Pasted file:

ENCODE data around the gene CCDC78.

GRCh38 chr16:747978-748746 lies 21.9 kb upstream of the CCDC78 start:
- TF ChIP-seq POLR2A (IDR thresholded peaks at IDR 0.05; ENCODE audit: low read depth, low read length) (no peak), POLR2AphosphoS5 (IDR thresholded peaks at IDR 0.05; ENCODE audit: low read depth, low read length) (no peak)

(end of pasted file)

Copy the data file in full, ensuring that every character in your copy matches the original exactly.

ENCODE data around the gene CCDC78.

GRCh38 chr16:747978-748746 lies 21.9 kb upstream of the CCDC78 start:
- TF ChIP-seq POLR2A (IDR thresholded peaks at IDR 0.05; ENCODE audit: low read depth, low read length) (no peak), POLR2AphosphoS5 (IDR thresholded peaks at IDR 0.05; ENCODE audit: low read depth, low read length) (no peak)